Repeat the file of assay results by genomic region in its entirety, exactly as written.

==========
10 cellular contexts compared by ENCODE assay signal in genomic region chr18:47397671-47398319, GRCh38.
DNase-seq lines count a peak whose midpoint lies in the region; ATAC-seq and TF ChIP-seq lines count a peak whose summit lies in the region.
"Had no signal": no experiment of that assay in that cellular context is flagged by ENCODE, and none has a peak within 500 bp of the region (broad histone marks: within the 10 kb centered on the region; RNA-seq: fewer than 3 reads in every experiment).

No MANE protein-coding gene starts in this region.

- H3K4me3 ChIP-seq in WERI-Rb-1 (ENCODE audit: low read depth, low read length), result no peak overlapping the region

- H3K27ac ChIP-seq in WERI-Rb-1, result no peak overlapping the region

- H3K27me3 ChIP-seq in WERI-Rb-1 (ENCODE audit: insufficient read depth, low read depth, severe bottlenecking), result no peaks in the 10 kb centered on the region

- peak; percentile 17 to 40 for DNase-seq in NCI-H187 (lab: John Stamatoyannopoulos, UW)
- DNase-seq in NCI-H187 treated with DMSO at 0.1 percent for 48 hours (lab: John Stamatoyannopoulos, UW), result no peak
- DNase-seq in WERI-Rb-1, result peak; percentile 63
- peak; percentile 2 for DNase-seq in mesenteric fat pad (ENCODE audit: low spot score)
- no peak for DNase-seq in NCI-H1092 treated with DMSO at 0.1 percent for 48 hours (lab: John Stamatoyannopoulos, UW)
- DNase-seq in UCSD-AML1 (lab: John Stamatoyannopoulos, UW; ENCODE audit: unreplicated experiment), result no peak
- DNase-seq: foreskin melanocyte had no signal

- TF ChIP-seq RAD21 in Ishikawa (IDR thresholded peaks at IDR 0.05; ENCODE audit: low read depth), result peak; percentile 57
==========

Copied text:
10 cellular contexts compared by ENCODE assay signal in genomic region chr18:47397671-47398319, GRCh38.
DNase-seq lines count a peak whose midpoint lies in the region; ATAC-seq and TF ChIP-seq lines count a peak whose summit lies in the region.
"Had no signal": no experiment of that assay in that cellular context is flagged by ENCODE, and none has a peak within 500 bp of the region (broad histone marks: within the 10 kb centered on the region; RNA-seq: fewer than 3 reads in every experiment).

No MANE protein-coding gene starts in this region.

- H3K4me3 ChIP-seq in WERI-Rb-1 (ENCODE audit: low read depth, low read length), result no peak overlapping the region

- H3K27ac ChIP-seq in WERI-Rb-1, result no peak overlapping the region

- H3K27me3 ChIP-seq in WERI-Rb-1 (ENCODE audit: insufficient read depth, low read depth, severe bottlenecking), result no peaks in the 10 kb centered on the region

- peak; percentile 17 to 40 for DNase-seq in NCI-H187 (lab: John Stamatoyannopoulos, UW)
- DNase-seq in NCI-H187 treated with DMSO at 0.1 percent for 48 hours (lab: John Stamatoyannopoulos, UW), result no peak
- DNase-seq in WERI-Rb-1, result peak; percentile 63
- peak; percentile 2 for DNase-seq in mesenteric fat pad (ENCODE audit: low spot score)
- no peak for DNase-seq in NCI-H1092 treated with DMSO at 0.1 percent for 48 hours (lab: John Stamatoyannopoulos, UW)
- DNase-seq in UCSD-AML1 (lab: John Stamatoyannopoulos, UW; ENCODE audit: unreplicated experiment), result no peak
- DNase-seq: foreskin melanocyte had no signal

- TF ChIP-seq RAD21 in Ishikawa (IDR thresholded peaks at IDR 0.05; ENCODE audit: low read depth), result peak; percentile 57